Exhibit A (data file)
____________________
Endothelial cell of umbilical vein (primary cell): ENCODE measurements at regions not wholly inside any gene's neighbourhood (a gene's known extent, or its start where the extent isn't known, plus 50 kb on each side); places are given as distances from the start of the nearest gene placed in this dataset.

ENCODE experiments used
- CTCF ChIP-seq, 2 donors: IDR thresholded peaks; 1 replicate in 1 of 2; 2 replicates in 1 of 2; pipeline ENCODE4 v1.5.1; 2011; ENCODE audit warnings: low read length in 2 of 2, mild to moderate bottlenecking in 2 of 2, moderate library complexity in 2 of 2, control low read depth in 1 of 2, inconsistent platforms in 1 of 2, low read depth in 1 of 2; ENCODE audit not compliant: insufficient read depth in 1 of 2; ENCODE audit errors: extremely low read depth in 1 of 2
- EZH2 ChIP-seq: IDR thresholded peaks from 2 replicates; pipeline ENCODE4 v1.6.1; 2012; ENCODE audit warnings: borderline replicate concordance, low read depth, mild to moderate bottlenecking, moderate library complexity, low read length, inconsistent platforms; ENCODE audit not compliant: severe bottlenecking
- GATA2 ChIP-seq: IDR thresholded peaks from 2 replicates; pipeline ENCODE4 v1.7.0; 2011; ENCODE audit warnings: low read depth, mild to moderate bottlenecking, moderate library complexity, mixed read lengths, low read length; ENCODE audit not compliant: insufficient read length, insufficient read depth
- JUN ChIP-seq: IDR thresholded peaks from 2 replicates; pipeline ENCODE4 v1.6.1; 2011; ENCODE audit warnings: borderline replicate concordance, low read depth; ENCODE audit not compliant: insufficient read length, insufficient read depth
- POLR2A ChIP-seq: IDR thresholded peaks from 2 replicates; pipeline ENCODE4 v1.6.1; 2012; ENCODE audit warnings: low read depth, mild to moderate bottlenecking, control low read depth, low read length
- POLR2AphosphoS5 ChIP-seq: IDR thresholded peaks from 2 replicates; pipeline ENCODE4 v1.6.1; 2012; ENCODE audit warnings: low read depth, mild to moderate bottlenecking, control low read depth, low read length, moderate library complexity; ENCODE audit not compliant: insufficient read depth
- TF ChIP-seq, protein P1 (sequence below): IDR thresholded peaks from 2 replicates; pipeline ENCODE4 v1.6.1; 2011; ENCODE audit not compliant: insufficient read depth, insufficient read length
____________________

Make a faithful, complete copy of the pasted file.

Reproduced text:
Endothelial cell of umbilical vein (primary cell): ENCODE measurements at regions not wholly inside any gene's neighbourhood (a gene's known extent, or its start where the extent isn't known, plus 50 kb on each side); places are given as distances from the start of the nearest gene placed in this dataset.

ENCODE experiments used
- CTCF ChIP-seq, 2 donors: IDR thresholded peaks; 1 replicate in 1 of 2; 2 replicates in 1 of 2; pipeline ENCODE4 v1.5.1; 2011; ENCODE audit warnings: low read length in 2 of 2, mild to moderate bottlenecking in 2 of 2, moderate library complexity in 2 of 2, control low read depth in 1 of 2, inconsistent platforms in 1 of 2, low read depth in 1 of 2; ENCODE audit not compliant: insufficient read depth in 1 of 2; ENCODE audit errors: extremely low read depth in 1 of 2
- EZH2 ChIP-seq: IDR thresholded peaks from 2 replicates; pipeline ENCODE4 v1.6.1; 2012; ENCODE audit warnings: borderline replicate concordance, low read depth, mild to moderate bottlenecking, moderate library complexity, low read length, inconsistent platforms; ENCODE audit not compliant: severe bottlenecking
- GATA2 ChIP-seq: IDR thresholded peaks from 2 replicates; pipeline ENCODE4 v1.7.0; 2011; ENCODE audit warnings: low read depth, mild to moderate bottlenecking, moderate library complexity, mixed read lengths, low read length; ENCODE audit not compliant: insufficient read length, insufficient read depth
- JUN ChIP-seq: IDR thresholded peaks from 2 replicates; pipeline ENCODE4 v1.6.1; 2011; ENCODE audit warnings: borderline replicate concordance, low read depth; ENCODE audit not compliant: insufficient read length, insufficient read depth
- POLR2A ChIP-seq: IDR thresholded peaks from 2 replicates; pipeline ENCODE4 v1.6.1; 2012; ENCODE audit warnings: low read depth, mild to moderate bottlenecking, control low read depth, low read length
- POLR2AphosphoS5 ChIP-seq: IDR thresholded peaks from 2 replicates; pipeline ENCODE4 v1.6.1; 2012; ENCODE audit warnings: low read depth, mild to moderate bottlenecking, control low read depth, low read length, moderate library complexity; ENCODE audit not compliant: insufficient read depth
- TF ChIP-seq, protein P1 (sequence below): IDR thresholded peaks from 2 replicates; pipeline ENCODE4 v1.6.1; 2011; ENCODE audit not compliant: insufficient read depth, insufficient read length